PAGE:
It’s not just this generation. Politics has always been dirty, nasty, bare-knuckle affairs. In the American two-party system, one side always blames the other for whatever ails the country.

The new twist in the 21st Century is the emergence of political Web sites and political blogs in particular. Anyone with a point of view can get a free blog from or and be online telling the world what they think about anything, anywhere in about ten minutes or less.

Some of these new voices are surprisingly thoughtful, literate, and inspiring. Some are just idiots with cyber-megaphones. Some are on the right, some are on the left, but there is no doubt that the best of them and some who are just louder than the others will wield unprecedented influence going into the 2008 Presidential primaries and election cycle.

One of the rising stars of the genre is John Amato, agent provocateur of the best-named blog of the bunch,



BOB ANDELMAN: John, thanks for joining us this week on Mr. Media.

JOHN AMATO, My pleasure, Mr. Media.

ANDELMAN: John, you are a professional musician by trade. What prompts a man like yourself to go public with his politics?

AMATO: Well, you know, a couple of reasons. First of all, politics obviously influences everybody’s lives, and I think at some time in each of our lives, we have taken a look and seen who is running for President, even if we never bother with politics, and I was that type of person, which would sort of be on the periphery, you know, read what I can, and it was something that interested me. But being a professional musician, obviously, I practice for six hours a day and go on the road and travel and still keep abreast of things. But I got injured.

I was touring with Duran Duran, and a doctor crippled me. We won’t get into what he did, and I was unable to perform. I was home disabled, and that’s when I started to really follow the blogs because I was able to read, and I decided, you know, I want my voice to be heard, even if nobody reads it, because I felt that things in this country were in the wrong direction.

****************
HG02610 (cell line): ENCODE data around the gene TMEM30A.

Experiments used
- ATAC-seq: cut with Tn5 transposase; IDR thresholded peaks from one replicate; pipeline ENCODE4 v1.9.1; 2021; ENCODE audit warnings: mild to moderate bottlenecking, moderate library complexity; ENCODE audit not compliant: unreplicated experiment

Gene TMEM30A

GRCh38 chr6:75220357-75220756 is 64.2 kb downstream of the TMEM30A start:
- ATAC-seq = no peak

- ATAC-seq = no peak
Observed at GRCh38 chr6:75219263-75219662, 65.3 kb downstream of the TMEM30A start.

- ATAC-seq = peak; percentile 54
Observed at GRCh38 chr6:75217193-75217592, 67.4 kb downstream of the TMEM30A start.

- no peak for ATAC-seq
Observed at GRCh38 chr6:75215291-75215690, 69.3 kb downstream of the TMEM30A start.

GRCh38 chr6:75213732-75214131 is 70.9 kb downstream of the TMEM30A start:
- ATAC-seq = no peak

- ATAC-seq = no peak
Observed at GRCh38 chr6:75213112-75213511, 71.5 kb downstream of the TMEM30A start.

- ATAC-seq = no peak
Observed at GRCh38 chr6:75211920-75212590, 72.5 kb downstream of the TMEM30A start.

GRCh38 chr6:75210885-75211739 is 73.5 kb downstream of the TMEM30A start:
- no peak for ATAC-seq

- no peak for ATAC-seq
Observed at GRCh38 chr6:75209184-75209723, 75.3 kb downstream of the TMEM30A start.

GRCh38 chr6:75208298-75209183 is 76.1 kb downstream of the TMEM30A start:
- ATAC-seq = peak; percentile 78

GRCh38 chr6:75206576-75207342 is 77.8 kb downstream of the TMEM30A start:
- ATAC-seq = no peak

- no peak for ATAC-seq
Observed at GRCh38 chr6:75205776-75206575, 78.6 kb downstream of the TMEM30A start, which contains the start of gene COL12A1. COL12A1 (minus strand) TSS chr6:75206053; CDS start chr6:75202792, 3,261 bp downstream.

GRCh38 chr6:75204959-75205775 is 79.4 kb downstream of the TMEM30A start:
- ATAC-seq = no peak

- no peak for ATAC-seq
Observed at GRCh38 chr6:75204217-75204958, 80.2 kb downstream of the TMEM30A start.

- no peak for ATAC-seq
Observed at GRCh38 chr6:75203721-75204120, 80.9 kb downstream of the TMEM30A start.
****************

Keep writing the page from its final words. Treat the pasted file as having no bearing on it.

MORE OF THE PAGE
If for nothing else, I would be able to express myself, and that’s all I wanted to really do at that time.

ANDELMAN: Was there a particular incident, a political incident that set you off?

AMATO: Well, I would say initially there were two things. Obviously, the Iraq war was one that I felt was a dishonest war. I felt that it was something that we should have never done, so that got my blood boiling. And as a touring musician, this might be funny to some, but when people started to protest the Dixie Chicks — and when I heard that they were burning their records and kicking them off the radio — I was playing at the time. It caused me to pause and say, “Wait a second.” I mean, before, I grew up in the 1970s where protest and music were part of the culture. Music told The Man, you know, “Get out of here. We’re not taking it.” Music was the instrument. It sort of obviously changed society, and there was a big break in the 1960s and 1970s, so when I heard that people were attacking the Dixie Chicks just because they said something negative against President Bush, I really realized that there was something very wrong with the country.

ANDELMAN: Did you ever imagine a New York boy like you would be supporting a bunch of Southern chicks like them?

AMATO: I never did. I like Patsy Cline. I can’t tell you that I’ve been a big country fan, but some of the greats I enjoy, some of the old Johnny Cash and Merle Haggard, but it was just interesting. That story just stuck with me, obviously a musician playing, and I just could not understand. And I realized that there were people really organizing to do this, and this is America! We talk against power. It doesn’t matter if it’s a Democratic nominee in the White House, if it’s a Republican, we all question or at least say, “What is going on? Why are they doing this?” And to take us into a war by choice would seem that a lot of people might disagree on that, and for a country and a people just attack their music was to me insane.

ANDELMAN: Was this the first overt political act of your life?

AMATO: I would say yes as far as starting the blog. It’s funny. In the 2000 election, I was really following it. I saw some of the debates. I play sax and flute. I guess people think, you know, it looks pretty easy, but if you are a professional or you take it very seriously, your life is like anything, is wrapped into it. And I would play all day, all night, listen, compose, feel really wrapped up into that. I did follow the 2000 election, and that was another sign — when the Supreme Court voted George Bush into power. That was another instance that I said, something’s wrong with the country. State’s rights issue, I couldn’t understand what this really weird rule that the Republicans were putting forth, why they should stop the count. Even if you don’t dig into the weeds of the law like the lawyers do, I couldn’t understand why they just wouldn’t recount and get it over with. I mean, and that would have been that. But it was so political in my mind at that time that, again, it raises red flags. And you know, most average Americans, let’s face it, they are working hard. They have kids to feed, college books or high school books, pens, pencils, food, and how much time does a family making two salaries under $100,000 have to really be invested in what our politicians are doing? They have to pay their rent, so it was another eye-opener for me.